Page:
On Air Now

Current Show

Under the Hood   10:00 AM - 12:00 PM

Call Under the Hood with your questions at 866-594-4150

Show Info »

Upcoming Shows

Program Schedule »

Listen

Listen Live Now » 590 AM Kalamazoo, MI

Weather

Current Conditions(Kalamazoo,MI 49001)

More Weather »
79° Feels Like: 82°
Wind: E 3 mph Past 24 hrs - Precip: 0”
Current Radar for Zip

Today

Few Showers 85°

Tonight

Partly Cloudy 65°

Tomorrow

Partly Cloudy 85°

Alerts

"Breaking Dawn" sees its stars looking to new horizons

Pattinson and Stewart attend the premiere of "The Twilight Saga: Breaking Dawn - Part 1" in Los Angeles
Pattinson and Stewart attend the premiere of "The Twilight Saga: Breaking Dawn - Part 1" in Los Angeles

By Piya Sinha-Roy

LOS ANGELES (Reuters) - As "Twilight" fans gear up for the emotional rollercoaster of weddings, babies and battles that is "Breaking Dawn - Part 1", the movie's three stars are beginning to look to new horizons.

"The Twilight Saga: Breaking Dawn - Part 1", opening in U.S. theaters on Friday, sees young lovers Bella Swan (Kristen Stewart) and vampire Edward Cullen (Robert Pattinson) finally marry in a wedding that has the "Twilight" fan-verse in a frenzy.

But wedded bliss doesn't last long for the young couple after Bella finds herself pregnant with a vampire baby that is slowly killing her. Back home, werewolf Jacob Black, played by Taylor Lautner, faces conflict within his own tribe as he chooses to protect Bella and her unborn child.

"Lots of milestones are crammed into this one and there's a very accelerated bit of life lived in this movie," said Stewart.

The end to the "Twilight" movie series eventually plays out when "Breaking Dawn - Part 2" reaches theaters in the summer of 2012. But with filming already wrapped up, Pattinson, Stewart and Lautner already are emotional about the end of the saga that turned them into worldwide stars and good friends.

"I'll never have anything like that again in any other aspect of moviemaking," said Stewart, 21. "It's a very shared love, but to share that with so many people, it is just so unique and it's so rare."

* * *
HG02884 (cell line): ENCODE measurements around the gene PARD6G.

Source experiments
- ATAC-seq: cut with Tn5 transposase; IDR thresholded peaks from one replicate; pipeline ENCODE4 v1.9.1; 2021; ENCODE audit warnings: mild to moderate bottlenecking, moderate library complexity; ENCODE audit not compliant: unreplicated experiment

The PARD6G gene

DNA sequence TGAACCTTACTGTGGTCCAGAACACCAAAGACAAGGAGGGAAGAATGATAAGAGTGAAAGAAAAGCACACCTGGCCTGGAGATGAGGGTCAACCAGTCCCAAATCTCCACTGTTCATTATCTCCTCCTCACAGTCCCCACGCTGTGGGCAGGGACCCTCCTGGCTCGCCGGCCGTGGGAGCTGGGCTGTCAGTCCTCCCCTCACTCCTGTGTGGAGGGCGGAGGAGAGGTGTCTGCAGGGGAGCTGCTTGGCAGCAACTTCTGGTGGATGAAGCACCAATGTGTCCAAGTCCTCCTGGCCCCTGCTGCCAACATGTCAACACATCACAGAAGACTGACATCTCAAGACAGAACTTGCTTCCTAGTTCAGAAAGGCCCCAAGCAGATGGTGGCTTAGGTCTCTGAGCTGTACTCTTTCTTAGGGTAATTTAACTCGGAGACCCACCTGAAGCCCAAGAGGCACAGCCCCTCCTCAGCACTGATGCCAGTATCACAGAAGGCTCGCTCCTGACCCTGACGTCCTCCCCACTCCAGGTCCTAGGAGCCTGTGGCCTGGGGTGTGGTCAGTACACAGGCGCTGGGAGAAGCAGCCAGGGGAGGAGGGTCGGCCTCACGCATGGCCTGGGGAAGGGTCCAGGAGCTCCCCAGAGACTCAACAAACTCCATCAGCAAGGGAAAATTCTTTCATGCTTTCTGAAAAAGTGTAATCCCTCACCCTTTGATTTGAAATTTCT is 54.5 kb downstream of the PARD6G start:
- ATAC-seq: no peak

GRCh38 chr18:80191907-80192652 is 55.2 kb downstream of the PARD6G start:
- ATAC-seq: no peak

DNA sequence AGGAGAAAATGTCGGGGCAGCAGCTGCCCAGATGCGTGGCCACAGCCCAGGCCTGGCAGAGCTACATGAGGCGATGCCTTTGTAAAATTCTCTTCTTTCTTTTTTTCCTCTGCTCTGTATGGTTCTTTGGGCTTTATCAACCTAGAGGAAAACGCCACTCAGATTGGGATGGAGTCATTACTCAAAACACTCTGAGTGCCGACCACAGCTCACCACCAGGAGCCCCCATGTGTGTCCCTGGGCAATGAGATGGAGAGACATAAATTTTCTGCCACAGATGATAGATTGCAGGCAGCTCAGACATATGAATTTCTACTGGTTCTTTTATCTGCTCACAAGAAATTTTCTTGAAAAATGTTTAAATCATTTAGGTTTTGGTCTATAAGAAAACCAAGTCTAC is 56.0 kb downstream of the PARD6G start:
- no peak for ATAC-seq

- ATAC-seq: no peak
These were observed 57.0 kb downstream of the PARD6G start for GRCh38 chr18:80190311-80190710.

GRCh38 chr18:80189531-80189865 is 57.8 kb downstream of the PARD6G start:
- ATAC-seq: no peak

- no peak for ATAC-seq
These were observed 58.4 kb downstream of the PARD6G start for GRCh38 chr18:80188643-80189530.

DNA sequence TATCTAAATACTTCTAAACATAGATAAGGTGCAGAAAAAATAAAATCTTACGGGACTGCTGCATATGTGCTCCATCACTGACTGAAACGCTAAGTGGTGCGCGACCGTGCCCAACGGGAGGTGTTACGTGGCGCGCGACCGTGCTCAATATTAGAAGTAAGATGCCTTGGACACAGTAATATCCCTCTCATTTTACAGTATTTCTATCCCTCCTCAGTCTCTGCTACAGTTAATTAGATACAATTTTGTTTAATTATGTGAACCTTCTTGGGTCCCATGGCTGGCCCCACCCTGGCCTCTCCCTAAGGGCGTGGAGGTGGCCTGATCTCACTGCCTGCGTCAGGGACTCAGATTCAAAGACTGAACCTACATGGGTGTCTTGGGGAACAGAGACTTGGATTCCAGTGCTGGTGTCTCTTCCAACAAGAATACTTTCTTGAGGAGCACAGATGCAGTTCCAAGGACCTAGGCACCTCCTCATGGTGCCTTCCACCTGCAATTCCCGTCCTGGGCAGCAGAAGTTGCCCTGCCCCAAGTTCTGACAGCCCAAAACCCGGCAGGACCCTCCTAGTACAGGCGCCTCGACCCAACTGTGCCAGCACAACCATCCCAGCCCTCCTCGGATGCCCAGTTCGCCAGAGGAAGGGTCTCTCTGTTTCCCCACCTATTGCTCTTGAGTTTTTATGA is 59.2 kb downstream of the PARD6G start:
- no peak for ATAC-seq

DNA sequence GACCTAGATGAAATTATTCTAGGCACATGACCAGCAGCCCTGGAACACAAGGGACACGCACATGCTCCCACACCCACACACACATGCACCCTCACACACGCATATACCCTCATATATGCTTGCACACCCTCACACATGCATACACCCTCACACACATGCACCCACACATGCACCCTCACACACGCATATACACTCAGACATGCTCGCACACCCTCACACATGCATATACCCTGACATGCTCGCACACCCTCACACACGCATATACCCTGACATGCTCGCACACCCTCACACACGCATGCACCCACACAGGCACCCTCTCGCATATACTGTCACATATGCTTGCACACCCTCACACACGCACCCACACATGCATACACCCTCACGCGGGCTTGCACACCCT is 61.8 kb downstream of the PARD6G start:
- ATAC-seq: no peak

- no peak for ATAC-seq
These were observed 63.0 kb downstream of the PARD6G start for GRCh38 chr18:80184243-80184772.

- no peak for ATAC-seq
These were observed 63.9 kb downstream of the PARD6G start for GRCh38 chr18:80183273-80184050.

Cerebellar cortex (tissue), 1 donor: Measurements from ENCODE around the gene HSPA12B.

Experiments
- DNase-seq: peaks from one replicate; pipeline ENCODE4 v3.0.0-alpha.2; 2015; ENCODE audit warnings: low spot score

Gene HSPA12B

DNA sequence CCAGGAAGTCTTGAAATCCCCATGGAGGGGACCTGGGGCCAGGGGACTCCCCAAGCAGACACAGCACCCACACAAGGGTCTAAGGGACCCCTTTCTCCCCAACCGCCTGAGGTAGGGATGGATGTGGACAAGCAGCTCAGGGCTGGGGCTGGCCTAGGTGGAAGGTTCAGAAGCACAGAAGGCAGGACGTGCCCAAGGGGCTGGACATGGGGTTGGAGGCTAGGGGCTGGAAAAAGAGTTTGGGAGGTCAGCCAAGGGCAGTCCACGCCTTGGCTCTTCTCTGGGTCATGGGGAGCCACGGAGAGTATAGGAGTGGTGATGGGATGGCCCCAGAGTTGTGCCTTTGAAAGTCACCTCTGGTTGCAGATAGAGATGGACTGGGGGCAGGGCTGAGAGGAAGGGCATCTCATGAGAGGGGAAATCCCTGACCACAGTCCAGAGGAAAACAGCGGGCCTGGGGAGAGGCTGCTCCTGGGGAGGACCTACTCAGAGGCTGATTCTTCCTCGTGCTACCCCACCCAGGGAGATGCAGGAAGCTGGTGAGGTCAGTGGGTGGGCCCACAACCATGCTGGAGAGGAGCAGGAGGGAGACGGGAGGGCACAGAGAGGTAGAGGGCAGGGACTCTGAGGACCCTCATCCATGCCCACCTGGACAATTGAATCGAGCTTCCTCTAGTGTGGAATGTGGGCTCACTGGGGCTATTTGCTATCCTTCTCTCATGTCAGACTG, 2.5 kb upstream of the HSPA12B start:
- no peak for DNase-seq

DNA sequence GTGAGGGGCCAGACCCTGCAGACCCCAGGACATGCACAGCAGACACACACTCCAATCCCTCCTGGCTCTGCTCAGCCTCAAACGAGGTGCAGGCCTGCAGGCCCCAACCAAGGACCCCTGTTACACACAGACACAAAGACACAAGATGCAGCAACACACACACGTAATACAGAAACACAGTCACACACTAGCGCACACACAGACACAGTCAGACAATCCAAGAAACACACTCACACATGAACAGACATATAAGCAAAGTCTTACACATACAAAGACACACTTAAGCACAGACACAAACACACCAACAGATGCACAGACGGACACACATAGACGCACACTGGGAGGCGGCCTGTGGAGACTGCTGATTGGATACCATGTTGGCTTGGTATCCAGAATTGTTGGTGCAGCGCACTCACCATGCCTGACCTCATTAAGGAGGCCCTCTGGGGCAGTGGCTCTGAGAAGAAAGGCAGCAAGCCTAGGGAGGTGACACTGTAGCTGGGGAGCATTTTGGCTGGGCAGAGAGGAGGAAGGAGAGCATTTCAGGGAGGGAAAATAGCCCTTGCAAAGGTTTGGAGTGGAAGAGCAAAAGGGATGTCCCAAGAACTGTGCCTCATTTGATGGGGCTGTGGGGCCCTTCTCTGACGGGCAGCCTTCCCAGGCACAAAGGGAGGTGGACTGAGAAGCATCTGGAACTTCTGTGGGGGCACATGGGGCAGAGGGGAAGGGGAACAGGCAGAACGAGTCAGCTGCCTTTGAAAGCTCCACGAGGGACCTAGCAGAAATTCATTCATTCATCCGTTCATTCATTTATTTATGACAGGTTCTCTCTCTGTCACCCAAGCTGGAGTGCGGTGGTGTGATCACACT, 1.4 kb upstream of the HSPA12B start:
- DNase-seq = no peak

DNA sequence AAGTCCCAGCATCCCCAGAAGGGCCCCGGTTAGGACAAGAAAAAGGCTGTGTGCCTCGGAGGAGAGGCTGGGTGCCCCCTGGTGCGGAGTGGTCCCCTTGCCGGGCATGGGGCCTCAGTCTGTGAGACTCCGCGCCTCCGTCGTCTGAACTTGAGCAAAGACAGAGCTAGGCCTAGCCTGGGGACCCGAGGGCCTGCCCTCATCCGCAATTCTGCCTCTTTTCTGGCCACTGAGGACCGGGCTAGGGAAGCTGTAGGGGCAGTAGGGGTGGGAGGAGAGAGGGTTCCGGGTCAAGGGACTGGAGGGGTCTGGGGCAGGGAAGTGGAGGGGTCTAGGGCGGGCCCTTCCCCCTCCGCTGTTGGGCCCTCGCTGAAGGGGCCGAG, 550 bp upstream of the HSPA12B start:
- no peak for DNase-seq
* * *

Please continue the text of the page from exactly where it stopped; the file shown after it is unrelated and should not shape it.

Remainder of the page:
Lautner, 19, said the trio had become very close since making the first "Twilight" movie, released in 2008.

"We've gone through a lot with each other," he said. "We have a lot of fun making the movies, and it was definitely a bummer when it all finished."

But the young stars already have begun to move on. Lautner took a turn as an action hero in "Abduction" earlier this year, and he stars in the movie version of upcoming young adult sci-fi novel "Incarceron".

NO MORE WHITE FACE

Stewart, in 2010, played rock singer Joan Jett in "The Runaways" and a teenage prostitute in "Welcome To The Rileys". She will next be seen in the classic beat generation drama "On The Road," and in the lead role for 2012 fantasy "Snow White and the Huntsman."

For Pattinson, 25, there's one thing he won't miss as "Twilight" draws to an end.

"Putting a bunch of white face make-up on so you notice all the wrinkles you're getting. After awhile, it's kind of depressing," the British actor said. "I'm looking forward to not seeing that anymore."

Pattinson branched out in circus romance "Water for Elephants" opposite Reese Witherspoon earlier this year and has two other movies under his belt -- "Bel Ami", in which he plays a young Parisian seducer, and "Cosmopolis".

He is still surprised by fan response to the first three "Twilight" movies based on the best-selling novels by Stephenie Meyer. Combined, the three films have made more than $1.8 billion at worldwide box offices.

"I'd be curious how long it would go on for if we just kept making sequels. That would be so strange if it went on for ten years or something," Pattinson said.

"Breaking Dawn", directed by Bill Condon and produced by independent studio Summit Entertainment, has generated mixed reviews.

Todd McCarthy at The Hollywood Reporter criticized the "dirge-like" pacing and "banal" script. But Variety's Justin Chang said Stewart and Pattinson "have merged so completely with their roles and each other that the sight of the duo's matrimonial bliss -- delicately shaded by that sense of transience and loss that attends even happy life transitions -- delivers a genuine emotional payoff."

(Editing by Jill Serjeant; Editing by Bob Tourtellotte)

Comments